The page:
In the News

The stories of Isle de Jean Charles and the National Disaster Resilience Competition have been covered by media, professionals and academics alike.
The links below represent many viewpoints, aggregated here for reference purposes only. The Louisiana Office of Community Development makes no claim as to the veracity or accuracy of any views contained herein.

First US climate change refugees prepare to relocate in louisiana

Rising sea levels attributed to climate change is forcing a whole American town to relocate, and many others may soon have to follow. In January the US Government announced it would spend $63 million to help residents of Isle de Jean Charles in the southern state of Louisiana to move from their homes as coastal erosion threatens to sink the entire community.
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An Island in Louisiana's Bayou is Vanishing; And its residents are fleeing to higher ground

Since the middle of the last century more than 90 percent of Isle de Jean Charleshas dissolved into the southern Louisiana bayou. The island, which is connected to the outside world by a road that's known to flood in perfect weather, is home to a tribe of Native americans who have fished and hunted there since the 1800s.
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Facing Climate Change on the Louisiana Bayous—in pictures

Isle de Jean Charles in Louisiana is home to a Native American community who fished, hunted, trapped and farmed the land. But since 1955, more than 90% of the island's original land mass has washed away, the loss caused by logging, oil exploration, hurricanes and ineffective flood control.
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A new home: Work continues in effort to relocate island residents

Rita Falgout grew up on Isle de Jean Charles, left and returned after 40 years. When she came back for good, she said, it looked totally different. "The island is not going to be here for much longer," she said in an interview there last week. "If I can move up, I'm going."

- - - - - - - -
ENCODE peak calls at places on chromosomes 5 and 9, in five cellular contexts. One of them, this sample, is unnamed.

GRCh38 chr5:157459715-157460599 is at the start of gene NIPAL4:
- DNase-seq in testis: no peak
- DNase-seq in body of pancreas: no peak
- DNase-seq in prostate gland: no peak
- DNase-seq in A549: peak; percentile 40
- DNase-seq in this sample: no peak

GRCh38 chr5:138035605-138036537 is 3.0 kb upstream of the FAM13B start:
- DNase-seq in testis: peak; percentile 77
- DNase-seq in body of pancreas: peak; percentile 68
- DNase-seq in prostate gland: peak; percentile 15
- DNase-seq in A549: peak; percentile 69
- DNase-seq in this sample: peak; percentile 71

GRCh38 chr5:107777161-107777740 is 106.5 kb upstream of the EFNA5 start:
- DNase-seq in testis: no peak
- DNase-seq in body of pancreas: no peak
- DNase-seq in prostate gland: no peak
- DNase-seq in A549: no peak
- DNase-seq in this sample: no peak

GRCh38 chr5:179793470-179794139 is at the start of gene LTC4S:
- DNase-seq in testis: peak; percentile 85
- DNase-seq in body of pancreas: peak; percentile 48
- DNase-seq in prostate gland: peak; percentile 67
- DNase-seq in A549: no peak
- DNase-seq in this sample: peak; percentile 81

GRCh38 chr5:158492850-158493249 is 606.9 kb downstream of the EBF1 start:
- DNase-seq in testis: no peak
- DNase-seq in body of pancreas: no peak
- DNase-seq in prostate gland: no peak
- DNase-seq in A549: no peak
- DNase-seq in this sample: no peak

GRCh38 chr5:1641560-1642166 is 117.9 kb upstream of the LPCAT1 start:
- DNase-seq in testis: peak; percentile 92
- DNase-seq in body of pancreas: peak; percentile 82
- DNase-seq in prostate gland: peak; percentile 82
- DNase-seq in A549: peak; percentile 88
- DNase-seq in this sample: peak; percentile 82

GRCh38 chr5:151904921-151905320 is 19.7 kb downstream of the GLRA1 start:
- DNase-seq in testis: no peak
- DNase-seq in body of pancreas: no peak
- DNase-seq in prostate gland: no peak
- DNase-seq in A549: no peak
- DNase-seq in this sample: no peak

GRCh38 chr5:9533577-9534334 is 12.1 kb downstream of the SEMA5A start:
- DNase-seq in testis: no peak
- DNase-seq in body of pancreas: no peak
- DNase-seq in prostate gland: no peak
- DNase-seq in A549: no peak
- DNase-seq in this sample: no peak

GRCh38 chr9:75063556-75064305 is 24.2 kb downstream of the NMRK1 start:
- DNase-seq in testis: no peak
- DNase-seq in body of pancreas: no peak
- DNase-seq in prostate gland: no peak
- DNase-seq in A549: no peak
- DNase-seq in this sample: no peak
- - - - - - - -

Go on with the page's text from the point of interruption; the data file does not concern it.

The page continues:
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when is it time to retreat from climate change?

Isle de Jean Charles, a stitch of land on the tattered southern fringe of Louisiana, is thin and getting thinner. Battered by storms and sea-level rise, and deprived of revitilizing sediment from the Mississippi River, its surface area has shrunk by ninety-eight percent since 1955, and its remaining three hundred and twenty acres can flood in little more than a stiff breeze. 
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America gets its first group of climate refugees

America has its political refugees and its economic refugees. And now, for the first time, it has climate refugees.
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The people of Isle de Jean Charles aren't the country's first climate refugees

Isle de Jean Charles is endangered for the same reasons that much of coastal Louisiana has become part of the Gulf of Mexico: The land is sinking, river levees are preventing it from being replenished, oil and gas drilling accelerated erosion--and on top of that, seas are rising.  
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Leaving Paradise

Thanks to a federal grant that made them the nation’s first “climate refugees,” the people of Isle de Jean Charles will be given a chance to move to higher ground, away from the rising water that threatens their two-century-old Gulf Coast community. But residents say that they only feel at home when they are near water and family. Can their new community provide both?
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Washed Away

A small Louisiana community is part of a groundbreaking project to relocate together at taxpayer expense
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